Where specifically can you apply this method? Account numbers, access credentials, other secrets, and even data that you don‘t want a particular employee to see, such as customer data, are great candidates. Note that in some cases, the focus is not on making the data less attractive to external attackers, but reducing the temptation to internal attackers looking for a low hanging fruit.
Using DLP for privacy presented a challenge when it was first discussed. This is because some types of DLP—such as agent-based endpoint DLP—collect a lot of information about the person using the system where the agent is installed. In fact, DLP was often considered to be a privacy risk, not a privacy protection technology. Google Cloud DLP, however, was born as a privacy protection technology even before it became a security technology.
However, types of DLP that can discover, transform, and anonymize data—whether in storage or in motion (as a stream)—present clear value for privacy-focused projects. The range of use cases that involve transforming data that’s a privacy risk is broad, and includes names, addresses, ages (yes, even age can reveal the person's identity when small groups are analyzed), phone numbers, and so on.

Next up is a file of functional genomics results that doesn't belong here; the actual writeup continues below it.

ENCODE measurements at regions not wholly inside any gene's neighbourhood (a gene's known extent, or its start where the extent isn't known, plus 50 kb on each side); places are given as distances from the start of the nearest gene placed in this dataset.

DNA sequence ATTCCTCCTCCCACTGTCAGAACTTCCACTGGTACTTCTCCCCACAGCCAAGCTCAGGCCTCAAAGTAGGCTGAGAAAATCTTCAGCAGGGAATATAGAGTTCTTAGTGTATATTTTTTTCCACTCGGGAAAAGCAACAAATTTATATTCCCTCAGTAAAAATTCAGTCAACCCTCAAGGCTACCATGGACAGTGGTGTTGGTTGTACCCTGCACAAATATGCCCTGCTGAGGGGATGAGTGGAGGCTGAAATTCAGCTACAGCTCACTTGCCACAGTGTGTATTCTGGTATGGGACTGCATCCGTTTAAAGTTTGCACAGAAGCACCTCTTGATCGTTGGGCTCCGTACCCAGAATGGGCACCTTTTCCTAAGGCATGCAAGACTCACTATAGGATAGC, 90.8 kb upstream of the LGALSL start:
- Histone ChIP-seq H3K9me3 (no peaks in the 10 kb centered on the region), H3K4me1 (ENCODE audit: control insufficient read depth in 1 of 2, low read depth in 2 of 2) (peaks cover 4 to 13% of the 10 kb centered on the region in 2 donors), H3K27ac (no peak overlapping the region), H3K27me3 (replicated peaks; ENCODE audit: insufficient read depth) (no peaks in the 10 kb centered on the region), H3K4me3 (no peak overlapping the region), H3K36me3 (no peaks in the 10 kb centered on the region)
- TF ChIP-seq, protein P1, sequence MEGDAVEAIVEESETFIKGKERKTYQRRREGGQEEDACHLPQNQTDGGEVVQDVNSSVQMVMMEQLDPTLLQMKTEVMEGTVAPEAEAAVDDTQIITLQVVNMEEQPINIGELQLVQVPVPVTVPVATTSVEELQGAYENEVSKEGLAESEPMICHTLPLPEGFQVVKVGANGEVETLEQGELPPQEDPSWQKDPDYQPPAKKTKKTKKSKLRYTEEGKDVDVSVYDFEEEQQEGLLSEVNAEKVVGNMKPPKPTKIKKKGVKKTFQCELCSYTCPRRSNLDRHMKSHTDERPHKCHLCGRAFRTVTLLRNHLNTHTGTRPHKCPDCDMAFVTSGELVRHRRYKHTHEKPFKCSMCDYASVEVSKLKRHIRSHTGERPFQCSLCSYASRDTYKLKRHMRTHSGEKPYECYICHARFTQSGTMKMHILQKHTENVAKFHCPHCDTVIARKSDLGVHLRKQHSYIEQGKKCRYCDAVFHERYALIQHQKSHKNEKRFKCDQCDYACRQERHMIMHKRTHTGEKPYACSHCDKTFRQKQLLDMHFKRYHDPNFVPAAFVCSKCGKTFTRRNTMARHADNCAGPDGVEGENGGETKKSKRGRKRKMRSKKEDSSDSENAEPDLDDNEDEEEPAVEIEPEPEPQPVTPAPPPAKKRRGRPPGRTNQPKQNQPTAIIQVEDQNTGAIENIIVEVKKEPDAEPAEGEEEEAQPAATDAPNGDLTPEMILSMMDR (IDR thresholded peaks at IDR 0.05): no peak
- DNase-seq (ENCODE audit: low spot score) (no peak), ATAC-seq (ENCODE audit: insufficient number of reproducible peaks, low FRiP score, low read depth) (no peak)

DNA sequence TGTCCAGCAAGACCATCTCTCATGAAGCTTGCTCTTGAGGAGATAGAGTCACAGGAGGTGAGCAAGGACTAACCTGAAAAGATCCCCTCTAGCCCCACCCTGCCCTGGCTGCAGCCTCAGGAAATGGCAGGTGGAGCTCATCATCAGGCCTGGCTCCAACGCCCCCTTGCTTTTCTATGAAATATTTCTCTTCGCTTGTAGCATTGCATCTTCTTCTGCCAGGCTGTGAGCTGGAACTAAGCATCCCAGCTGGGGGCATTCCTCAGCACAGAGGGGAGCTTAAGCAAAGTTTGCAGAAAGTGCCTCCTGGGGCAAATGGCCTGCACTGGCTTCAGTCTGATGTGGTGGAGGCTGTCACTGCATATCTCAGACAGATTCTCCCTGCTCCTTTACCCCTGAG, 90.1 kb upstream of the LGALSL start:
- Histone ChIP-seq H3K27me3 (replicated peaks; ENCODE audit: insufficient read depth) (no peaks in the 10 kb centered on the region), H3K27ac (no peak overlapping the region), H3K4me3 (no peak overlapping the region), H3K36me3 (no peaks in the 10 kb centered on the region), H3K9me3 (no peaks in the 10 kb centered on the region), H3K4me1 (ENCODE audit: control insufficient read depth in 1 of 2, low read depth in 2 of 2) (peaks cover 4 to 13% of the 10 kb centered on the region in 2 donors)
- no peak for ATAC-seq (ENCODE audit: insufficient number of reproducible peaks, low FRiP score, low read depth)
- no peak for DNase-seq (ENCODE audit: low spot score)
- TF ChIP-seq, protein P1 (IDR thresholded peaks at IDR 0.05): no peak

For example, let’s look at the case when data is used for marketing purposes (such as trend analysis), but the production datastores are queried. It would be prudent in this case to transform the data in a way that retains its value for the task at hand (it still lets you see the right trend), but destroys the risk of it being misused (such as by removing the bits that can lead to person identification).
There are also valuable privacy DLP use cases in the area where two datasets with lesser privacy risk are combined, creating a data set with dramatically higher risks. This may come, for example, from a retailer merging a customer’s shopping history with their location history (such as visits to the store). It makes sense to measure the re-identification risks and transform the datasets either before or after merging to reduce the risk of unintentional exposure.
We hope that these examples help show that modern cloud-native DLP can be a powerful solution for some of today’s data challenges.If you’d like to learn more about Google Cloud DLP and how it can help your organization, here are some things to try:
First, adopt DLP as an integral part of your data security, compliance, or privacy program, not a thing to be purchased and used standalone
Second, review your needs and use cases, for example the types of sensitive data you need to secure
Fourth, implement one or a very small number of use cases to learn the specific lessons of applying DLP in your particular environment. For example, for many organizations the starting use case is likely to be scanning to discover one type of data in a particular repository.
We built Google Cloud DLP for this new era, its particular use cases, and its cloud-native technology. Check out our Cloud Data Loss Prevention page for more resources on getting started.